However, it is important to note that this is 10% is simply a benchmark. The product specifications may be more or less restrictive. Higher quality (and higher cost) floors may have an allowance of now more than 5% defects in the box. On the other hand, lower quality (and lower cost) floors may have as many as 20% or more defects in the box without being considered defective overall…It all depends on the product specification and grade standard for the individual floor.

1st Quality, Off-goods and Mill-Run

Based on the preceding definition of “defect”, we can now move on to define two important terms: 1st Quality Products and Off-goods [1]

Although the product specifications and process of grading floors may be relatively complex, the definitions of 1st Quality and Off-goods are not. In the simplest terms, a 1st Quality floor is one that meets or exceeds the product specifications and grade standards for that product. An off-goods product is one that falls below the grade standard for that product. In other words, Off-goods includes ANY and ONLY product that does not meet the 1st Quality grade standard. This applies both to the individual boards as well as to the floor as a whole.

During the production and manufacturing process for hardwood floors, the product goes through a variety of steps that turn it from raw lumber into a finished product. At each stage of the process, manufactures have quality checks that are in place to review and grade the floor against the defined product specification. During each of these checks, the product is examined for any characteristics that are not within the standards. If the product is outside these standards, it is sorted out and “down-graded” into the Off-goods category. These individual pieces are collectively boxed and then sold as Off-goods.

Generally speaking, the manufacturing process and our quality inspection and grading systems result in approximately 8-12% of the total production output being sold as Off-goods. .

As a reminder, when thinking about the terms 1st Quality and Off-goods it is important to remember our earlier definition of defects. Although an individual board may contain one or more “defects”, the floor may still be well within the grade standard for 1st Quality if the overall % of defects in the carton is under the maximum allowed for that product. However, all the material (i.e. each individual board) in an Off-goods carton should exhibit one or more “defects”- whether natural character or as a result of milling and manufacturing.

One last term that we want to define in this section is “Mill-run”. Mill-run products refer to those that are manufactured using a particular product specification but for which the Off-goods product is not sorted or down-graded into a separate category. In other words, a mill-run grade standard allows all material (1st Quality and Off-goods) in the carton.  Normally there are limits placed on the % of off-goods that may be included in the carton, most commonly 20%.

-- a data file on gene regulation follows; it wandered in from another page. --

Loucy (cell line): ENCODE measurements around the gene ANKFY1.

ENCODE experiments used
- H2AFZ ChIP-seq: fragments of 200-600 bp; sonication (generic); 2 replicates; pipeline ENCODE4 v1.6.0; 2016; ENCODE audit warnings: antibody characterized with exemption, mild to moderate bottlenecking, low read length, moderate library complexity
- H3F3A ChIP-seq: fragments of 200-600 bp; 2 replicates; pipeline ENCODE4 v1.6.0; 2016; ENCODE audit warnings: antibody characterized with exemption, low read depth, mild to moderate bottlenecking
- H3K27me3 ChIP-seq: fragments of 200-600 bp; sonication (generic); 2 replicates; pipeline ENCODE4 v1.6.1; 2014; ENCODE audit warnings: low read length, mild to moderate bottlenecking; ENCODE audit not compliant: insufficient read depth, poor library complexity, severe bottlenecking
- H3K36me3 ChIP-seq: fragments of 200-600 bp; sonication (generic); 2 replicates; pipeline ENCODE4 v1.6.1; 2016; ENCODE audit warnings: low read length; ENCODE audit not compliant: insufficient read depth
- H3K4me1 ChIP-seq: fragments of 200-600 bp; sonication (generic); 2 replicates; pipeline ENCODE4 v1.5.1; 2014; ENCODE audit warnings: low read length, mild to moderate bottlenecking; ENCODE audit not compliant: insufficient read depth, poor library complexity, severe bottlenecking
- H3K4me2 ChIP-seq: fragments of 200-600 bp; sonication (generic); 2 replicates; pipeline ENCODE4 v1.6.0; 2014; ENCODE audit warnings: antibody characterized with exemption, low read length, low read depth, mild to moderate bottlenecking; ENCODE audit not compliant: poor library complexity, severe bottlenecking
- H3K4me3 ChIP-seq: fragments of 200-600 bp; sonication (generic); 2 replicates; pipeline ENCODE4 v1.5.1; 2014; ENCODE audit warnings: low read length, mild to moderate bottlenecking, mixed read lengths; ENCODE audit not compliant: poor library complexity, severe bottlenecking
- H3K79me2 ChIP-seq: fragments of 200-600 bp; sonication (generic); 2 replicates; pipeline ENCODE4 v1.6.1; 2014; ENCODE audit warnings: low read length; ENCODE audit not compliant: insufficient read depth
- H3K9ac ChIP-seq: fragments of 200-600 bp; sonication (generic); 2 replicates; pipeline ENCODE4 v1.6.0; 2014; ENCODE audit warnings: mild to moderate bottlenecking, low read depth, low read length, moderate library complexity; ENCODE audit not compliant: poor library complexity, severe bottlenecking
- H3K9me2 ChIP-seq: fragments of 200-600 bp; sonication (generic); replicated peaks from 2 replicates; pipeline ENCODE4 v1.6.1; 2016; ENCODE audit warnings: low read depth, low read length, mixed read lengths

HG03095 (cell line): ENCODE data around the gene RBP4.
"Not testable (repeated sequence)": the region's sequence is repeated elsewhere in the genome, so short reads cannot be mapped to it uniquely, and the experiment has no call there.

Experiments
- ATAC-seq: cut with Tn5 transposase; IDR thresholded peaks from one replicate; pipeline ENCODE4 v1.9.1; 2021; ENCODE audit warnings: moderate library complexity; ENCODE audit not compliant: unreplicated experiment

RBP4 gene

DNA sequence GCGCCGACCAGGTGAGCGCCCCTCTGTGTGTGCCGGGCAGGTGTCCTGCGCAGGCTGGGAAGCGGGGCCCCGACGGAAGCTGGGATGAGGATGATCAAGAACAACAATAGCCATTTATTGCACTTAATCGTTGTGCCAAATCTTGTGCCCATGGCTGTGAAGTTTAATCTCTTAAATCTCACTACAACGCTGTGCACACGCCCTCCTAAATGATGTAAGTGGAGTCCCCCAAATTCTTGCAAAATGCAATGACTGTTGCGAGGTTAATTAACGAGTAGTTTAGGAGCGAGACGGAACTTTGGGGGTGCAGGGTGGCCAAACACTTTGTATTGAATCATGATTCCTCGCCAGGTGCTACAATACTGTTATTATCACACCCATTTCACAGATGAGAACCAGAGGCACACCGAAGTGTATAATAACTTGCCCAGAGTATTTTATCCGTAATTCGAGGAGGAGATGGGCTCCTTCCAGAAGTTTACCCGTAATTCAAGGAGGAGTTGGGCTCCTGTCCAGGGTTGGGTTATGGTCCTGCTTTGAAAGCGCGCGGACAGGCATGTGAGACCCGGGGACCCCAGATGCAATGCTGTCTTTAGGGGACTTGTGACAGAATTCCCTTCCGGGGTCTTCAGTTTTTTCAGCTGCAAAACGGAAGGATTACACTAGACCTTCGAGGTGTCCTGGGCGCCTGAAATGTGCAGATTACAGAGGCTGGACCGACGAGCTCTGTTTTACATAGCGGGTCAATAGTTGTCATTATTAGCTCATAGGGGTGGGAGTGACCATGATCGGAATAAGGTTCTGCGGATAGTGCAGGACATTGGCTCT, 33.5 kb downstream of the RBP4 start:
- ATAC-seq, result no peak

It may be useful to think of these grade standards in terms of a product grade and specification matrix.

What Is Not Covered By These Warranties?

The Timberland Collection or Tavern Grade / Cabin Grade (both standard off-goods and Value Grade products) is intended to be an economy grade of flooring. This means that the minimum standard for acceptance per our grading rules is that the floor must be “installable” and “serviceable”. In other words, it must be able to be fit together and be secured to the sub-floor using the recommended installation methods for that type of flooring. In the case of Engineered flooring, this also means that the floor will not delaminate within the warranty period.

As an economy grade of flooring, this product will contain a variety of characteristics which are either naturally occurring within the wood itself or the result of milling, manufacturing, grading or finishing processes. These characteristics are not considered defects under the grading standards for the “Timberland Collection” and may include, but are not limited to, the following:

  • Variation or inconsistencies in stain color or color variation within the wood itself including mineral streaks and other discoloration of the wood. This includes variation or differences between the color of the floor and any samples, displays, photographs, literature, etc. of the floor seen prior to or after purchase.
  • Variation or inconsistencies in the wood including knots, minor dents, checks, worm holes, bark pockets, etc. Wood filler or putty is permitted and may be used throughout the product to correct any of these characteristics or inconsistencies.
  • Variation on inconsistencies in finish or gloss level including rough finish, finish thickness, “orange peel”, etc.
  • Variation and/or inconsistencies in width, thickness, bevels, edge and end profiles, etc.
  • Variations and/or inconsistencies in tongue and groove width and thickness.
  • Out-of-square ends
  • Edge, end or corner breakage or chipping
  • Bent, warped, crooked or bowed boards
  • Any other physical or visual variation or characteristic which does not prevent the install ability or serviceability of the floor.
  • Cartons containing a significant number of “shorts”, or boards at the lower-end of the length specifications for that product (e.g. 8” in the case of most ¾” and 5/16” solid products and all engineered products). It may even contain pieces that are shorter than that minimum length.

[1] Note: The term “Off-goods” is the generic term used to describe the products that do not meet the 1st Quality grade standards. However, you may hear other terms used to reference these products. “Seconds” is another common overall term. In the hardwood flooring industry, the terms “Cabin” and “Tavern” grade are also used. Cabin typically refers to the engineered hardwood floors in the off-goods category. Tavern typically refers to solid hardwood flooring. There is no real difference between any of these grade standards and many parts of the industry may use them interchangeably to refer to off-goods.